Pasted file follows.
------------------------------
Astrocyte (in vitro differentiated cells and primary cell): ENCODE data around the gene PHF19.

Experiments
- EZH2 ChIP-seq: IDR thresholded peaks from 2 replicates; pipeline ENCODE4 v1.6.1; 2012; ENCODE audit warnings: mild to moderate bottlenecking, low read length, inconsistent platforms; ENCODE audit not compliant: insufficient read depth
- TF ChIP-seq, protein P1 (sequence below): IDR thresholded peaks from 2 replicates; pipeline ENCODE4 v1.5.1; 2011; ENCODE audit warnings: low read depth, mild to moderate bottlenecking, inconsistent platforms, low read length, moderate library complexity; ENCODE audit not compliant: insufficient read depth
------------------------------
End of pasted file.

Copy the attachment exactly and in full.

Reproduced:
Astrocyte (in vitro differentiated cells and primary cell): ENCODE data around the gene PHF19.

Experiments
- EZH2 ChIP-seq: IDR thresholded peaks from 2 replicates; pipeline ENCODE4 v1.6.1; 2012; ENCODE audit warnings: mild to moderate bottlenecking, low read length, inconsistent platforms; ENCODE audit not compliant: insufficient read depth
- TF ChIP-seq, protein P1 (sequence below): IDR thresholded peaks from 2 replicates; pipeline ENCODE4 v1.5.1; 2011; ENCODE audit warnings: low read depth, mild to moderate bottlenecking, inconsistent platforms, low read length, moderate library complexity; ENCODE audit not compliant: insufficient read depth